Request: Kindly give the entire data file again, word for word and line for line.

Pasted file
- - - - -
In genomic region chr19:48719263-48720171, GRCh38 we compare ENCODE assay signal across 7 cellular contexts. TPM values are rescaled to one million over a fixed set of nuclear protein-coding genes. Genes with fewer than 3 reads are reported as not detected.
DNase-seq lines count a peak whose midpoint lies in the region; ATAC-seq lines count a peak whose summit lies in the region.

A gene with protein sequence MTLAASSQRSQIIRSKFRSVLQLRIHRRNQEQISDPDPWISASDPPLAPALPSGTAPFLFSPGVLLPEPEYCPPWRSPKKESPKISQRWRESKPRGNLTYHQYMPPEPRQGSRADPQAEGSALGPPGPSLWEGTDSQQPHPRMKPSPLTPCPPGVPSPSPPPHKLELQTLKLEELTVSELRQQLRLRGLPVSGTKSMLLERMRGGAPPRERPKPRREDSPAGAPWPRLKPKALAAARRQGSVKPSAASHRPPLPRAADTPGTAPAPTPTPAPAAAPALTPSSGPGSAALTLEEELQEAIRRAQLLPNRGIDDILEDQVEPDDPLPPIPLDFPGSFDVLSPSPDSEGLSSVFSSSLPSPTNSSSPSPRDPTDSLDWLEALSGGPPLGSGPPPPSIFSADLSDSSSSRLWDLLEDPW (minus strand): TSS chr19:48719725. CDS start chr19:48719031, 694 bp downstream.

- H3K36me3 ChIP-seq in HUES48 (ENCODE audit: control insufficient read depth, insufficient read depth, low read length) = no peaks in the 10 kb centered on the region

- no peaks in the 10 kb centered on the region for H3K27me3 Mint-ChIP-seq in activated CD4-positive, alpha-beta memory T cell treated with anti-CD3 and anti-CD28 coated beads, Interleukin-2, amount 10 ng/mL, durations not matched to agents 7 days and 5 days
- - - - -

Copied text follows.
In genomic region chr19:48719263-48720171, GRCh38 we compare ENCODE assay signal across 7 cellular contexts. TPM values are rescaled to one million over a fixed set of nuclear protein-coding genes. Genes with fewer than 3 reads are reported as not detected.
DNase-seq lines count a peak whose midpoint lies in the region; ATAC-seq lines count a peak whose summit lies in the region.

A gene with protein sequence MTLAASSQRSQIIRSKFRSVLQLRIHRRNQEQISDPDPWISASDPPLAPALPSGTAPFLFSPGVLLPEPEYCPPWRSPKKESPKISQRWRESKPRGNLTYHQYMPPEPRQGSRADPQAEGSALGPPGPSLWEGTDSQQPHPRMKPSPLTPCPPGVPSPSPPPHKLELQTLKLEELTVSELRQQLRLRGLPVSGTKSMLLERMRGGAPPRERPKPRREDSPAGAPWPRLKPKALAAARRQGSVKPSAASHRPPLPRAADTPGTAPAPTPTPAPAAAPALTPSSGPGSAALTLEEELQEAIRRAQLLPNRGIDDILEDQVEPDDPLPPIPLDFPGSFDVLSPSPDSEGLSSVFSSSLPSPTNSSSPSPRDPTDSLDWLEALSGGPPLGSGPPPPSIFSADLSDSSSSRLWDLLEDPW (minus strand): TSS chr19:48719725. CDS start chr19:48719031, 694 bp downstream.

- H3K36me3 ChIP-seq in HUES48 (ENCODE audit: control insufficient read depth, insufficient read depth, low read length) = no peaks in the 10 kb centered on the region

- no peaks in the 10 kb centered on the region for H3K27me3 Mint-ChIP-seq in activated CD4-positive, alpha-beta memory T cell treated with anti-CD3 and anti-CD28 coated beads, Interleukin-2, amount 10 ng/mL, durations not matched to agents 7 days and 5 days